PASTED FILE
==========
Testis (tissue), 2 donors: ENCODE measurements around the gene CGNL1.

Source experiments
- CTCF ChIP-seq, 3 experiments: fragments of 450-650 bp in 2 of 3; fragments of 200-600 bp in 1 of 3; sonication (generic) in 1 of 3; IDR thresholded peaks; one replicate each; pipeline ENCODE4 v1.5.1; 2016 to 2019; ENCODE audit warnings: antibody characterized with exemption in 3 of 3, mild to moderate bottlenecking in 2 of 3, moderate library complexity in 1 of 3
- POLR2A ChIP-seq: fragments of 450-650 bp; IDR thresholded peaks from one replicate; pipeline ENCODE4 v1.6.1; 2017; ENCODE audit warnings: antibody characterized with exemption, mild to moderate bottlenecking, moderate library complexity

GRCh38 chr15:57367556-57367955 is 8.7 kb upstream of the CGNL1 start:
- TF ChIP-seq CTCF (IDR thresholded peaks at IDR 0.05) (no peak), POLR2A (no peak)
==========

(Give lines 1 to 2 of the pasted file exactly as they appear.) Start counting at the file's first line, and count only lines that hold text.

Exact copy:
Testis (tissue), 2 donors: ENCODE measurements around the gene CGNL1.

Source experiments